CCNY Team Pursues Green Power From Piezoelectrics
Piezoelectric materials are crystalline substances that produce tiny amounts of electricity when subjected to pressure. They are commonly used to ignite gas stoves and outdoor grills. A team of mechanical engineers in The Grove School of Engineering at The City College of New York (CCNY) has developed a method for using these materials to generate green auxiliary power for automobiles and other vehicles.
In a wind tunnel, graduate student Dóĝus Akaydin created a vortex by passing air over a cylinder set at a 90 degree angle to the airflow. This vortex caused a thin, piezoelectric strip that was attached to a rod and two lead wires and placed perpendicular to the cylinder to vibrate and produce voltage, explained Dr. Yiannis Andreopoulos, Professor of Mechanical Engineering and Mr. Akaydin’s co-advisor.
Professor Andreopoulos, his colleague, Dr. Niell Elvin, and Mr. Akaydin presented their findings at the American Physical Society meeting held last month in Minneapolis. Their work was singled out of 1,600 entries for press release to the general public.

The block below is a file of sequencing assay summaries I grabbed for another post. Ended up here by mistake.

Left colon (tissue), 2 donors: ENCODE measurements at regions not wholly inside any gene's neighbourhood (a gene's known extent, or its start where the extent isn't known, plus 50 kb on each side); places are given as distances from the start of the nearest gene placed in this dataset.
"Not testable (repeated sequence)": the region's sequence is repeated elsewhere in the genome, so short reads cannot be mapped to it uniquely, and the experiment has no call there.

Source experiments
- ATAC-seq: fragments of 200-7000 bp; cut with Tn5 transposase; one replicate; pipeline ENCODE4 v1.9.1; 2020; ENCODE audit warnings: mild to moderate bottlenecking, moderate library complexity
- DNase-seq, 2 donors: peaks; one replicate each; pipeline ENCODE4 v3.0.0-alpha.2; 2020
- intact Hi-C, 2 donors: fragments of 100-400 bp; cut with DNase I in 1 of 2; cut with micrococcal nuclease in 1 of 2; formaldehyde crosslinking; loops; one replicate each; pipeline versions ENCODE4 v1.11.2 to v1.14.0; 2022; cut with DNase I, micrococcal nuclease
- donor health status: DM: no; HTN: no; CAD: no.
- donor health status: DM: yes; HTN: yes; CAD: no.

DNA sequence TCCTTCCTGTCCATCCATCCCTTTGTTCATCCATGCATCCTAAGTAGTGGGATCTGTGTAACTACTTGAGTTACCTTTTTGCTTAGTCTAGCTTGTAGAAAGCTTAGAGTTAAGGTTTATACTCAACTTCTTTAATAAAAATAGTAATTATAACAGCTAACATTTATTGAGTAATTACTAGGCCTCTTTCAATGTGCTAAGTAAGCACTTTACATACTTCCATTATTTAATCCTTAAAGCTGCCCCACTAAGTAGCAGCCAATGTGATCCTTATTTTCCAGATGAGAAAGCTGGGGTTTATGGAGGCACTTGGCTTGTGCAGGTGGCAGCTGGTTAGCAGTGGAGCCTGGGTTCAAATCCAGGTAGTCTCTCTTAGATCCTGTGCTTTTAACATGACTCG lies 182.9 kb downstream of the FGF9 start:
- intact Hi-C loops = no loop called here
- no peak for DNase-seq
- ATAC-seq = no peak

At maximum output, the device generates 20 – 30 volts. However, it produces a current so small that it can only be measured in milliamperes. Future research will investigate ways to scale up the amperage, Professor Andreopoulos said.
“We’re trying to understand how this phenomenon works and how the material interacts with the air flow,” he explained. “We want to see what happens if you change the air flow, the size of device, the wind velocity and location. All need to be determined before you can produce a commercial product.”
While piezoelectric strips cannot match windmills for energy output, they produce less noise and vibration and require less maintenance, Professor Andreopoulos noted. He hopes to produce a device that could be placed on a car and used to power the lights or radio while reducing fossil fuel consumption. Sheets of piezoelectric material could also be placed atop buildings. Another application is for powering sensors placed in remote locations where electricity supply is not available.
The initial research was funded by the Michael Pope Fund for Energy Research. Professors Andreopoulos and Elvin plan to pursue federal grants to continue the work of optimizing the device’s efficiency and improving its design.